Melbourne doctors swallow Lego for science - and one lost his head

Share

SHAT And FART Scores All six volunteers swallowed a Lego head and kept a "stool diary" for before and after swallowing the Lego head where they documented the frequency as well as the looseness of their stool based on the Stool Hardness and Transit score (SHAT).

The results were published in the December issue of the Journal of Paediatrics and Child Health, with the hope of reassuring parents who worry about their kids eating these small toys.

In addition, the results of the experiment show that parents should not worry and engage in the search for swallowed objects in feces of children if an experienced doctor with a PhD couldn't find a Lego head figurines in their own chair, it would be unusual to advise parents to do this. And if so, how long does the journey take?

Six paediatricians from the Royal hospital in London made a decision to voluntarily swallow the heads of LEGO-men, to see how quickly small items that often swallow children pass through the gastrointestinal tract.

More news: Explosion near chemical factory leaves 22 dead, 22 injured in China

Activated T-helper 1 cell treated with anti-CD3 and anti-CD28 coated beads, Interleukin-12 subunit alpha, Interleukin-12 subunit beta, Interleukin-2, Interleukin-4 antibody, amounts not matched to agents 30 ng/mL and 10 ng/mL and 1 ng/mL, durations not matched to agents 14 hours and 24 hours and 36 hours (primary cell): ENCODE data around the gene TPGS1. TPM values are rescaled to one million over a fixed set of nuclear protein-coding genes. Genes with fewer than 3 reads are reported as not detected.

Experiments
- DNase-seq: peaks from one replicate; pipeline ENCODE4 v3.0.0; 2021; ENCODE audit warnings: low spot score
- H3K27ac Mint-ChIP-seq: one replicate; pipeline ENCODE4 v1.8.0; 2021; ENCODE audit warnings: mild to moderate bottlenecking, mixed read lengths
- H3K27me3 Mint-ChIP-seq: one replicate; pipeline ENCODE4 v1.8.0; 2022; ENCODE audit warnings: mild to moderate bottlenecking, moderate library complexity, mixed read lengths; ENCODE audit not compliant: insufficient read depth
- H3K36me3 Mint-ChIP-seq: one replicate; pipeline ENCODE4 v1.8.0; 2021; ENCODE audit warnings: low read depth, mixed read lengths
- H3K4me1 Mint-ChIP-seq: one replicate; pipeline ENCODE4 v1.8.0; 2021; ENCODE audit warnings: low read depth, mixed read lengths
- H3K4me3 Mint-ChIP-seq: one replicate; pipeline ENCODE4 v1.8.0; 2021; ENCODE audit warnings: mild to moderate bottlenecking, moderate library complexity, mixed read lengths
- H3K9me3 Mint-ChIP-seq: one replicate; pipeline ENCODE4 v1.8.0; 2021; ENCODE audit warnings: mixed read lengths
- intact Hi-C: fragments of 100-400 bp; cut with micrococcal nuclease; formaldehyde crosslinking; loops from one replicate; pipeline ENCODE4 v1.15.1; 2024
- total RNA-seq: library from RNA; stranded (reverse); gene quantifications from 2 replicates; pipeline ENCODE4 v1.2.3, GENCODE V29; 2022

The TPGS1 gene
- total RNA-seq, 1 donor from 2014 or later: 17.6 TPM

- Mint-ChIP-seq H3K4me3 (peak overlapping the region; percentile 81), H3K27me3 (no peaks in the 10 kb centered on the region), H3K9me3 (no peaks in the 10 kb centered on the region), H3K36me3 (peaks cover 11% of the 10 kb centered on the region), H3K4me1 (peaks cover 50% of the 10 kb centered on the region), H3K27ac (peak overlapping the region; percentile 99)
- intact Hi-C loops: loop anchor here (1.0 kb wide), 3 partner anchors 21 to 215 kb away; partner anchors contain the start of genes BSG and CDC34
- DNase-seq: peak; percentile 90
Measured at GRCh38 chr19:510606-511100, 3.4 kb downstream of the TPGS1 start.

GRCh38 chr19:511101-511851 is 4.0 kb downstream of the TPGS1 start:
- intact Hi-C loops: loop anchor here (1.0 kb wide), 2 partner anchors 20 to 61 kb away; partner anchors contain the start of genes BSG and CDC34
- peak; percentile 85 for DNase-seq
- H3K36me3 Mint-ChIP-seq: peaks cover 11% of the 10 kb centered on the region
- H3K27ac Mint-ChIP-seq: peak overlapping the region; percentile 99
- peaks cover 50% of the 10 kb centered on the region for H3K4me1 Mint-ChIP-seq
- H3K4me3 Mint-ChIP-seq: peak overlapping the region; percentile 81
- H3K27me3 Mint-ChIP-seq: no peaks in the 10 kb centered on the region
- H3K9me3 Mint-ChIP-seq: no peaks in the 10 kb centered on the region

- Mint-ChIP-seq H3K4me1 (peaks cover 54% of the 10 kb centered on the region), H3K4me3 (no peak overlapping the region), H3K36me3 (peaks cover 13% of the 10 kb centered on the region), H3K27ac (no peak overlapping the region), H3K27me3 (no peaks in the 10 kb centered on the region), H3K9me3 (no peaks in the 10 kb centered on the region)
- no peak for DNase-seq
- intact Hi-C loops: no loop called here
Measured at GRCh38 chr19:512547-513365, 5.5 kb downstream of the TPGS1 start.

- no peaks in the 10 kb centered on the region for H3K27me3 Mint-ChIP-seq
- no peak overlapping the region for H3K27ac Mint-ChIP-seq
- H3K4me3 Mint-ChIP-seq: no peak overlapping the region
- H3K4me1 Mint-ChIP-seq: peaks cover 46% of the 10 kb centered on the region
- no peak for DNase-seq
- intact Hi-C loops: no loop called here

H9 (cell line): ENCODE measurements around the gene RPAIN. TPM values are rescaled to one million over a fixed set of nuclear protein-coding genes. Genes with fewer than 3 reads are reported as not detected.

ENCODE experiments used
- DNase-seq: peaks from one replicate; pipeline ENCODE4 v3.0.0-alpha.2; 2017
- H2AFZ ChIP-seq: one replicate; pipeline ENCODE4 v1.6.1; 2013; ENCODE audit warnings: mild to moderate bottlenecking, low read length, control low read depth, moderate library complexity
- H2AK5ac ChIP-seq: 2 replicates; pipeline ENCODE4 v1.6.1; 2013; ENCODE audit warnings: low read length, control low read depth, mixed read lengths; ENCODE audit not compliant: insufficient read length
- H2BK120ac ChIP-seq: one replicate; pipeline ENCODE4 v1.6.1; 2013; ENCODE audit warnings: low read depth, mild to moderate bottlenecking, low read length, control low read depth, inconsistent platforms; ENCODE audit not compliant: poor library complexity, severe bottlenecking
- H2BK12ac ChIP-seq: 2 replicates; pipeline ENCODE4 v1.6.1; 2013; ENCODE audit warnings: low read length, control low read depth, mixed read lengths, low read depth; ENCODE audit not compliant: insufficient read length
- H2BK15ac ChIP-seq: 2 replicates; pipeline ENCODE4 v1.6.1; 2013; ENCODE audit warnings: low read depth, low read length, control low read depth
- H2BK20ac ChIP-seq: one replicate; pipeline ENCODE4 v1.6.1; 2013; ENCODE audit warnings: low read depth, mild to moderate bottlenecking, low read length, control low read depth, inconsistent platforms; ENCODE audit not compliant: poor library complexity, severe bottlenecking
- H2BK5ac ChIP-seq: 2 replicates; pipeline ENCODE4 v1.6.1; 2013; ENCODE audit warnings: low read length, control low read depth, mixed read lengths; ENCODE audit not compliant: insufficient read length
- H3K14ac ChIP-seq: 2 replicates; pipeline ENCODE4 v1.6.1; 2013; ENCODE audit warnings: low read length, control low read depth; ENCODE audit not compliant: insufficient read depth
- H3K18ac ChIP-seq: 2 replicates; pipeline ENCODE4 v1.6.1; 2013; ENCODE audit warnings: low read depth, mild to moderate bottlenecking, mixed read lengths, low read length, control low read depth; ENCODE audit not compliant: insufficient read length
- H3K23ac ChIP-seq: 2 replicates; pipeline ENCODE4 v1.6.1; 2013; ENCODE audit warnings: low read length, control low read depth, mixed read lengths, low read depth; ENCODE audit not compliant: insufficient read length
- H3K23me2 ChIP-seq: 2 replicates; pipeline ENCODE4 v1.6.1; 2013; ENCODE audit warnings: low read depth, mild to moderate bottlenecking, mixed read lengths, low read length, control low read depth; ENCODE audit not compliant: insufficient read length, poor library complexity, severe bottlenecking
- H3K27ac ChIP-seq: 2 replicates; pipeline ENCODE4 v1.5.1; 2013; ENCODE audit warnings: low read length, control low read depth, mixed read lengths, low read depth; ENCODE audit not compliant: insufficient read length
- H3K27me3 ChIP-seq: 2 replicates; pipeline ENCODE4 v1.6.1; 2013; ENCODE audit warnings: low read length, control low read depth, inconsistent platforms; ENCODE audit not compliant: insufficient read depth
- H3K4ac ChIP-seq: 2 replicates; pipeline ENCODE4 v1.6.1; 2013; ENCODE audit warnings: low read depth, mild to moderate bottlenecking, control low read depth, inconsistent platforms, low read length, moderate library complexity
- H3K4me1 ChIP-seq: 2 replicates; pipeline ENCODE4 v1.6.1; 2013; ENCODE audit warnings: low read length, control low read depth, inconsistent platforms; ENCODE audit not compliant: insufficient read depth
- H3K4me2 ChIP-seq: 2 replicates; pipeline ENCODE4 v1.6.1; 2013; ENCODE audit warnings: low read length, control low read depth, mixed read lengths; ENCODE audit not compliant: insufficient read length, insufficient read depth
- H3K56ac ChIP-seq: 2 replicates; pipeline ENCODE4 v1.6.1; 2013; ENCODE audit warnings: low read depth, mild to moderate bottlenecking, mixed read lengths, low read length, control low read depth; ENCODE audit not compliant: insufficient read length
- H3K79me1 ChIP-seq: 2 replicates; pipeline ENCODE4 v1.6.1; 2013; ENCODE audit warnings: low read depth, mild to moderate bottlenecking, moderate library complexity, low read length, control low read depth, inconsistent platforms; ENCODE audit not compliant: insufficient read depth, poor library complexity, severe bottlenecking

More news: Despite progress, new HIV diagnoses in Europe ‘alarmingly high’
More news: Courtside view of 76ers' Jimmy Butler's game victor vs. Nets

Only one of the male doctors failed to find the toy in his poop to which the authors of the study wrote, "females may be more accomplished at searching through their stools than males", although this claim could not be "statistically" proven they added tongue in the cheek.

While the SHAT score revealed the Lego had no effect on the consistency of stools and there was no pain experienced.

"This will reassure parents, and the authors advocate that no parent should be expected to search through their child's feces to prove object retrieval", the researchers said.
This is because among the many foreign objects that children place in their mouths and accidentally swallow, small toy parts are the second most commonly swallowed items. The time it took before the Lego head was retrieved was dubbed as FART or Found and Retrieved Time. One participant couldn't find their Lego head, even after two weeks. "That should save parents some heartache, unless that Lego head is dearly loved".

Share